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Professor Javier Rojo

Oregon State professor honored for contributions to statistics, minority student success

By Steve Lundeberg
Javier Rojo, Korvis Professor of Statistics, received the 2020 Distinguished Scientist Award from SACNAS.

Corvallis, Ore. — Javier Rojo, professor of statistics at Oregon State University, has received a national award for his contributions to the fields of statistics and mathematics and for his commitment to increasing the success of minority students in those disciplines.

Rojo, whose official title is Korvis Professor of Statistics, received the 2020 Distinguished Scientist Award from the Society for Advancement of Chicanos/Hispanics and Native Americans in Science, in part for his Research for Undergraduates Summer Institute of Statistics@OSU.

Each year the institute, known as RUSIS, recruits up to 15 underrepresented minority students who don’t have easy access to a research experience at their institutions, including students from community colleges, tribal colleges, historically Black colleges and Hispanic-serving institutions. Rojo and colleagues mentor and train the students for careers in research in mathematics and statistics.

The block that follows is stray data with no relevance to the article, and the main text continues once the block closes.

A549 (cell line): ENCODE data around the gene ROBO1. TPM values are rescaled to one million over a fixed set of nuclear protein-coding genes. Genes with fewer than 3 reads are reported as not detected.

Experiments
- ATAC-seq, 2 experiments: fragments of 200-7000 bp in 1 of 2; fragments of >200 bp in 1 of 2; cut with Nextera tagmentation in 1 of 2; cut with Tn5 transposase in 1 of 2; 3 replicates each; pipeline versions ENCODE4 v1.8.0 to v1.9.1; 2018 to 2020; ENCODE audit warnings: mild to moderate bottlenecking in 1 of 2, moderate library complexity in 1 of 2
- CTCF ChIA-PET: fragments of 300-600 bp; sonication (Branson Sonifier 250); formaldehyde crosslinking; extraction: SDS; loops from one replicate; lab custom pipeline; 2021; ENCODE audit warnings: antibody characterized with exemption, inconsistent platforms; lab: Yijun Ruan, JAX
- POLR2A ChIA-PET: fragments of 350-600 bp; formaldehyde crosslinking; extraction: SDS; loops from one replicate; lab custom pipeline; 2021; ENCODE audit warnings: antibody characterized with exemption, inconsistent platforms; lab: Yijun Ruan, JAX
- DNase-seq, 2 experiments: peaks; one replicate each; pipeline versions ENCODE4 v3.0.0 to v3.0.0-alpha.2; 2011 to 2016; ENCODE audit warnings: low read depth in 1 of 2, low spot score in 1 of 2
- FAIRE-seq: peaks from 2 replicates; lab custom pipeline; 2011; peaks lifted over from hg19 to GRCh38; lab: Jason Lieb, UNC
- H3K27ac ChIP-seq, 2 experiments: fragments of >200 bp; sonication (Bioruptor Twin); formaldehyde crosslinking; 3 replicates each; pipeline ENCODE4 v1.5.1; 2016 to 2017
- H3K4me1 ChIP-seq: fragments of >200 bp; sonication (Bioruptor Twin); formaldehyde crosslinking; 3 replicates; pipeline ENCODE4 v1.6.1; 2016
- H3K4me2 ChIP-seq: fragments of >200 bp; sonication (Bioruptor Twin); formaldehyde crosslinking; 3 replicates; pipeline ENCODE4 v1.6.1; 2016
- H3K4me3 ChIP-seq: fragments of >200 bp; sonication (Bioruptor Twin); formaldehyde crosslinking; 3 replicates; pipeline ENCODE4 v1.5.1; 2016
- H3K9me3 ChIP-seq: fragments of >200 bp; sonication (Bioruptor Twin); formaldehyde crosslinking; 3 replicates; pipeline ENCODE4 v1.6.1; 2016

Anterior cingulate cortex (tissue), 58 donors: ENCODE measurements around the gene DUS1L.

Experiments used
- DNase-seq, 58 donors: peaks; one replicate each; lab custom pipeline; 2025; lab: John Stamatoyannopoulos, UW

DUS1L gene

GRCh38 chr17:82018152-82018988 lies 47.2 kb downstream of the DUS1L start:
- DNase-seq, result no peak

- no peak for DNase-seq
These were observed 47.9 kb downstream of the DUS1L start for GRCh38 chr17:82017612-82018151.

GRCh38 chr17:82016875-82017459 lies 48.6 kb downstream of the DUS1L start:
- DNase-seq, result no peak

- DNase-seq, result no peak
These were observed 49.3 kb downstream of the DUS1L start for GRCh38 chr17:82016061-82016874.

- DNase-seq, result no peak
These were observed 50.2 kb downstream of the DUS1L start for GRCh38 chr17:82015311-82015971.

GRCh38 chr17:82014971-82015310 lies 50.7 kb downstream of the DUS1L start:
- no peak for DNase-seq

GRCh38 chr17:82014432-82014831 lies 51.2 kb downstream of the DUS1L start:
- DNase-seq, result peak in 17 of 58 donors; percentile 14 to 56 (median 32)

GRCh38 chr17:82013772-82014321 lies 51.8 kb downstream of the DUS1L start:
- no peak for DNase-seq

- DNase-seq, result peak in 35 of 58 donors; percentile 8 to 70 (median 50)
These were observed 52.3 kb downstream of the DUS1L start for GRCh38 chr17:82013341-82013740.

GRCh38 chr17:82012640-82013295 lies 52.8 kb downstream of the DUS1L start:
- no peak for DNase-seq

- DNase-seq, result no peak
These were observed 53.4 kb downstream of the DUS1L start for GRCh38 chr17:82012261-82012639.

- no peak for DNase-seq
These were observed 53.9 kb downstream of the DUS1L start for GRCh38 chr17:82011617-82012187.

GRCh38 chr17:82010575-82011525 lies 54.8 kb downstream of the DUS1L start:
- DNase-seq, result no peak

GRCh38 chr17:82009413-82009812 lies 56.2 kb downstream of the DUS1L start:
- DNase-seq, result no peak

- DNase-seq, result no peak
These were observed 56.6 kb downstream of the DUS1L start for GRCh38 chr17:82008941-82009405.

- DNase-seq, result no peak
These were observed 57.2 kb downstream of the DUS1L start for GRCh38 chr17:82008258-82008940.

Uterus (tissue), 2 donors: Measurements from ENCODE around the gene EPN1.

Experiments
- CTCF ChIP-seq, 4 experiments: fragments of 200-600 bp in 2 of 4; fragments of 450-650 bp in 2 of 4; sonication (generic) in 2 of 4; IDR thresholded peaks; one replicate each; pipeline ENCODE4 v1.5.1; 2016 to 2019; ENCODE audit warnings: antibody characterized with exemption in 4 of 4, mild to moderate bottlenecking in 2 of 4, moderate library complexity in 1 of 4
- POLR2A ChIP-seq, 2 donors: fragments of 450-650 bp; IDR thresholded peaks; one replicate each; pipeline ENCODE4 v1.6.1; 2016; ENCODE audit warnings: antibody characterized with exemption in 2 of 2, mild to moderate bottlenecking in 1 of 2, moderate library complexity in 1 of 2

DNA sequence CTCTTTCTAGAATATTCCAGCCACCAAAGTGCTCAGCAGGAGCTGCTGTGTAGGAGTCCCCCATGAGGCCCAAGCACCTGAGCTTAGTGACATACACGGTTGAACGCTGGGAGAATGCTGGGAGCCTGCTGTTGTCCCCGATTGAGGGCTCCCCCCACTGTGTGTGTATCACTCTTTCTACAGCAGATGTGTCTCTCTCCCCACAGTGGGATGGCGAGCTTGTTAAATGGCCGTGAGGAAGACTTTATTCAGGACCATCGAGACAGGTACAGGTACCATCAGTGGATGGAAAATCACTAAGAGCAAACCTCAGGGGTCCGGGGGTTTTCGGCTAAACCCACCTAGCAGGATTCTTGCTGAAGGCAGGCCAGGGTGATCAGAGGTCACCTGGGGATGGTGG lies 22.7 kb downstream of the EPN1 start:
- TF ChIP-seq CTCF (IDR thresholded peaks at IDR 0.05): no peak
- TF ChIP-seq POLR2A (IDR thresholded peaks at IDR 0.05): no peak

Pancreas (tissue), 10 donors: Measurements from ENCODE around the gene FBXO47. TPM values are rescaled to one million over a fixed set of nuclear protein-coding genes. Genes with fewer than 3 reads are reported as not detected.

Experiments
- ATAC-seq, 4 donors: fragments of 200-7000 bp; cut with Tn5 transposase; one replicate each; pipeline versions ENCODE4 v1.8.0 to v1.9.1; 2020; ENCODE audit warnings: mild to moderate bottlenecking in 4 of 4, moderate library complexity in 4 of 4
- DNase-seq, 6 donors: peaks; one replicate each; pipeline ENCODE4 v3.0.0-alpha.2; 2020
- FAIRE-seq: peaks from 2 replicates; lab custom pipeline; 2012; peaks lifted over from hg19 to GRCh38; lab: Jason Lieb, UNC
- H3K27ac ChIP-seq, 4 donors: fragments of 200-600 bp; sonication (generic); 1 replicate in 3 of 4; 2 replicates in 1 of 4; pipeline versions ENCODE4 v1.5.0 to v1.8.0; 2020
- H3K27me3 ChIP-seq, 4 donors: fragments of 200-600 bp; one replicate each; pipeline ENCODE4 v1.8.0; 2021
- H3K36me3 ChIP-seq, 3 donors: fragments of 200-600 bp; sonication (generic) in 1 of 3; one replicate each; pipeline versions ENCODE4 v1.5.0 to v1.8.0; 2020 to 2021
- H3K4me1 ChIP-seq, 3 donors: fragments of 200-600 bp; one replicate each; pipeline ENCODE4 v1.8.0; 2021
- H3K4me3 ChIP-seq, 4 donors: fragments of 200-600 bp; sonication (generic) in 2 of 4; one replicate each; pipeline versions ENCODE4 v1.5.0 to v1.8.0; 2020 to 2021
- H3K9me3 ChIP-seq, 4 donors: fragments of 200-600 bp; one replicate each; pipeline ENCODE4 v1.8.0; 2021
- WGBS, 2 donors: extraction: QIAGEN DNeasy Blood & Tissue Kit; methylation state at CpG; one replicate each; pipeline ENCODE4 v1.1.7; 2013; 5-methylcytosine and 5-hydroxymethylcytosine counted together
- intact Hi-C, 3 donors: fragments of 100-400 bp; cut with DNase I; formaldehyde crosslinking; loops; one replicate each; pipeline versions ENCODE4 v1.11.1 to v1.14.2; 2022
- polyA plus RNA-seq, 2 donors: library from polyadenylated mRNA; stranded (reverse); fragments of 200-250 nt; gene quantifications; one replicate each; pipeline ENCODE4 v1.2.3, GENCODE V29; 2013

“I’m very humbled and greatly honored to be chosen for this award,” said Rojo, who came to the OSU Department of Statistics four years ago from the University of Nevada at Reno following 13 years at Rice University and 18 years at the University of Texas at El Paso. “It’s an incredible honor for anyone and especially for someone who grew up in Ciudad, Juárez, México, dreaming of being Mickey Mantle’s successor in center field for the New York Yankees.”

Rojo, who played baseball for UTEP before an injury ended his hopes of a major league career, earned bachelor’s and master’s degrees from that school before gaining an additional master’s from Stanford University and a Ph.D. in statistics from the University of California, Berkeley.

“One of the amazing things about Dr. Rojo is his willingness to take risks,” said Bill Velez, professor emeritus of mathematics at Arizona State University. “He accepts students who don’t have a great GPA or who do not have a substantial background in mathematics. Yet his data is enviable and shows that in spite of this, his RUSIS students are pursuing postgraduate studies.” 

Rojo created the RUSIS program while at Rice and since its inception it has welcomed 246 participants, 40 of whom have gone on to earn a Ph.D.